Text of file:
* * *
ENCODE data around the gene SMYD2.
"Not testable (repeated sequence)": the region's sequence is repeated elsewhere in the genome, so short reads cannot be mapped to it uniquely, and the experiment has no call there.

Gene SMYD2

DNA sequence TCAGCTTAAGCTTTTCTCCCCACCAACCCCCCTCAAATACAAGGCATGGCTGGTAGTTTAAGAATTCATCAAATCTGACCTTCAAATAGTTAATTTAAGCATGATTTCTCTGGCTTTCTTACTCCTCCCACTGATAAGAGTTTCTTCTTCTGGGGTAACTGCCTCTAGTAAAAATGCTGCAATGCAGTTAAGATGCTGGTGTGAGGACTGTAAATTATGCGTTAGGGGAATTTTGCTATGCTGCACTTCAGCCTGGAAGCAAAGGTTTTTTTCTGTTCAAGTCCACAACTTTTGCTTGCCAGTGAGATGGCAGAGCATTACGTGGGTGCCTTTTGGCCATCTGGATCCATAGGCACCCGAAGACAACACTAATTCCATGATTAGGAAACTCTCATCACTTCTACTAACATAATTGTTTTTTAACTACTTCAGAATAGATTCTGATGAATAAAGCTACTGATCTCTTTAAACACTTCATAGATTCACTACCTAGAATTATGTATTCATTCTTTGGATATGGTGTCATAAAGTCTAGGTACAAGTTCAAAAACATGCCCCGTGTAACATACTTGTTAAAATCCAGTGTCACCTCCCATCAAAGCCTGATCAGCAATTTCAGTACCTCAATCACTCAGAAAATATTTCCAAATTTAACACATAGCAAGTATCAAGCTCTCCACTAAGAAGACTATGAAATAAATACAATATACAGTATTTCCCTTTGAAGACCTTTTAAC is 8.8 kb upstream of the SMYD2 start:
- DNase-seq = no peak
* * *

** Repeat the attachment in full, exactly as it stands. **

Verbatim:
ENCODE data around the gene SMYD2.
"Not testable (repeated sequence)": the region's sequence is repeated elsewhere in the genome, so short reads cannot be mapped to it uniquely, and the experiment has no call there.

Gene SMYD2

DNA sequence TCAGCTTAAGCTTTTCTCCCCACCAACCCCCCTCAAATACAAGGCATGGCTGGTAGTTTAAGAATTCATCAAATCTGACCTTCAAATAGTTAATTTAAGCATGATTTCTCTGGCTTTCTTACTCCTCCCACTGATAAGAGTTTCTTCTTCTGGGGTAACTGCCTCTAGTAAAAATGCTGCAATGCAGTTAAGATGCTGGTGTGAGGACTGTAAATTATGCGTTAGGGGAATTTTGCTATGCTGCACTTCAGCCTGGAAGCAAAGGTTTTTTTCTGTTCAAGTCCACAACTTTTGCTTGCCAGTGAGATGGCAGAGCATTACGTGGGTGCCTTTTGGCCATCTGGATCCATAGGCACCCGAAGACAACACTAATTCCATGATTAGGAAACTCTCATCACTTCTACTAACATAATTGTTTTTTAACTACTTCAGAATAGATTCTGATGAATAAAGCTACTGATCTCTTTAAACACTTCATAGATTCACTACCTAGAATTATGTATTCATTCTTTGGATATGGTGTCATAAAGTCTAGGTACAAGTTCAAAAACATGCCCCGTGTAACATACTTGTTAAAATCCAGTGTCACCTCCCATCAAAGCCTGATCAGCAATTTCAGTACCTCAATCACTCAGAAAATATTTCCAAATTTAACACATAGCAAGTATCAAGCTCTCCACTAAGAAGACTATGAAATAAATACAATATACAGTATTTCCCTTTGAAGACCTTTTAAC is 8.8 kb upstream of the SMYD2 start:
- DNase-seq = no peak